The health of children and adolescents is dependent upon food intake that provides sufficient energy and nutrients to promote optimal physical, social, and cognitive growth and development. Children and adolescents who do not consume food and beverages that provide adequate energy and nutrients are at risk for a variety of poor outcomes including growth retardation, iron deficiency anemia, poor academic performance, development of psychosocial difficulties, and an increased likelihood of developing chronic diseases such as heart disease and osteoporosis during adulthood (1-4).
Food and nutrition programs provide a safety net for American infants, children, and adolescents at risk for poor nutritional intakes secondary to low socioeconomic status; racial, ethnic, and/or linguistic diversity; inadequate access to healthcare services, or the presence of special health-care needs. Participation in federally funded food and nutrition programs has been shown to improve intake of select nutrients and energy; reduce rates of low birth weight, preterm birth, growth retardation, and iron deficiency anemia; and provide nutrition education to families of infants, children, and adolescents who are at risk for poor nutritional status (5,6). Yet these programs are under constant threat of elimination or significant alteration of eligibility and service provision because of changing political climates and funding priorities by state and federal governments. To ensure continued availability of food and nutrition programs for children and adolescents, permanent and adequate funding must be guarantee d.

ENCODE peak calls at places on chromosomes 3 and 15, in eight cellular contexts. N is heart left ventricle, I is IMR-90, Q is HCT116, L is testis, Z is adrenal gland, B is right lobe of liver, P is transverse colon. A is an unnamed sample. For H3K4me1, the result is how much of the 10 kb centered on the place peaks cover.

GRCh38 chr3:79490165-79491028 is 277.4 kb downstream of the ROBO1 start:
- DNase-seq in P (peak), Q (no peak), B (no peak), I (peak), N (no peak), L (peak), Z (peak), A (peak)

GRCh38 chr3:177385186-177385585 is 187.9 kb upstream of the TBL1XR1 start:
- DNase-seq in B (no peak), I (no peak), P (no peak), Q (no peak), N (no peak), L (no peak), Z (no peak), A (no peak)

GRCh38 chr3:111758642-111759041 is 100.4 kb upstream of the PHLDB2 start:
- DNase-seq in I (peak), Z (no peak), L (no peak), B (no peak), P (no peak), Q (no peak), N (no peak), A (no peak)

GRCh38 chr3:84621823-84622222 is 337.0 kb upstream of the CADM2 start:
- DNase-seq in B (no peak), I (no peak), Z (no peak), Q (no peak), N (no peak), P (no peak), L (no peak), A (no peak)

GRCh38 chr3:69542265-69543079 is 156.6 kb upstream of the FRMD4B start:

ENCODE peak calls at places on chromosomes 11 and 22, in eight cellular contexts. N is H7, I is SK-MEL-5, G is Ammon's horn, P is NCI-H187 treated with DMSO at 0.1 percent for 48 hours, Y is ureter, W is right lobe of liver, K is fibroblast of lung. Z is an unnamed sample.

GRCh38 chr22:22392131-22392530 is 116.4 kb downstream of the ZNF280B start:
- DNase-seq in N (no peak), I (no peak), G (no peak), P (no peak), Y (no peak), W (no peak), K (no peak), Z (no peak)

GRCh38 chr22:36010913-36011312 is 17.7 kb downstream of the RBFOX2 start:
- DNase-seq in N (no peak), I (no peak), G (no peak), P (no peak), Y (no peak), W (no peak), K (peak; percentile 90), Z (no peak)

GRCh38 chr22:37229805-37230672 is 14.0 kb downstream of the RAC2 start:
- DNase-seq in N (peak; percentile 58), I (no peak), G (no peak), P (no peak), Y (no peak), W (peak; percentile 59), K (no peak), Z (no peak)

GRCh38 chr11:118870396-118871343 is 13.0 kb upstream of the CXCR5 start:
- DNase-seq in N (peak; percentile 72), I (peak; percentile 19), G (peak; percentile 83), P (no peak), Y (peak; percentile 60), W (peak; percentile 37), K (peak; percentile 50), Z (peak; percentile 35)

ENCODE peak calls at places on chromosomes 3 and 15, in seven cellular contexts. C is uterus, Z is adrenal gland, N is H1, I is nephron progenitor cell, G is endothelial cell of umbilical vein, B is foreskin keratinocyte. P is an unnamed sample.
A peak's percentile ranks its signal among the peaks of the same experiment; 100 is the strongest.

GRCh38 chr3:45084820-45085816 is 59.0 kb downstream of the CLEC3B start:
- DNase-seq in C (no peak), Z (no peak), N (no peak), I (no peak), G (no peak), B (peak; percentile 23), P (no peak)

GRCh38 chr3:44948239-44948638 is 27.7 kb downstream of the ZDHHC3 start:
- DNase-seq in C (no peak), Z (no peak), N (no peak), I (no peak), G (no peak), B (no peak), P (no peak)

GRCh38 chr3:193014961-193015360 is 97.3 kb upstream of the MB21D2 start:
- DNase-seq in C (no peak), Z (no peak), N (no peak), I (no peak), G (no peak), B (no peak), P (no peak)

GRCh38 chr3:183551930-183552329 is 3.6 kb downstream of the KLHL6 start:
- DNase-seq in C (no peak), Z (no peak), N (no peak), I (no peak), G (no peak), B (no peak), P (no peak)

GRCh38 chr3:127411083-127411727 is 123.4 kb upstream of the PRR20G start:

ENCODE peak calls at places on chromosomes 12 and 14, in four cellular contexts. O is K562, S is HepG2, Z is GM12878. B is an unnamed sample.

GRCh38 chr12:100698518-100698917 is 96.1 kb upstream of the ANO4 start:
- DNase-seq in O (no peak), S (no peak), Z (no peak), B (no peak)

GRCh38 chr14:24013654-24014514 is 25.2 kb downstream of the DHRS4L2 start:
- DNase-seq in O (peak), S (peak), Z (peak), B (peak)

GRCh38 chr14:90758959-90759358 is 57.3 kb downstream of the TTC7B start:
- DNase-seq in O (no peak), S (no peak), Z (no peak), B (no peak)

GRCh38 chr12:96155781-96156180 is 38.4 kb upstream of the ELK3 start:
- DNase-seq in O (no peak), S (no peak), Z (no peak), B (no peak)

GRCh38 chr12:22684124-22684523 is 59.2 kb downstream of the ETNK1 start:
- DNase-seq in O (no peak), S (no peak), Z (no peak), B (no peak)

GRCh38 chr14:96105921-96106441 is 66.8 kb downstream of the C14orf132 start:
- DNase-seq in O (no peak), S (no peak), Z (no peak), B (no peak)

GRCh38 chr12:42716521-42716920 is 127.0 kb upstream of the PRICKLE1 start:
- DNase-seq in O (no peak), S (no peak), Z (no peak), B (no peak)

POSITION OF THE AMERICAN DIETETIC ASSOCIATION
It is the position of the American Dietetic Association that all children and adolescents, regardless of age; gender; socioeconomic status; racial, ethnic, or linguistic diversity; or health status, should have access to food and nutrition programs that ensure the availability of a safe and adequate food supply that promotes optimal physical, cognitive, and social growth and development. Appropriate food and nutrition programs include food assistance and meal programs, nutrition education initiatives; and nutrition screening and assessment followed by appropriate nutrition intervention and anticipatory guidance to promote optimal nutrition status.
More than 85 million children and adolescents reside in the United States, accounting for more than 31% of the total population (7). In 2000, 11.6 million children and adolescents, or 16% of the population under age 18 years, lived in poverty (8). Eighteen percent of children under six years of age lived in poverty, with African American and Hispanic children under the age of six years almost three times more likely to live in poverty than their white peers (7,9). Children and adolescents of color and children living in households headed by single mothers appear to be more vulnerable to poverty. More than 40% of children living in homes headed by single mothers experience poverty compared with 8% of children living in homes with two parents (10,11).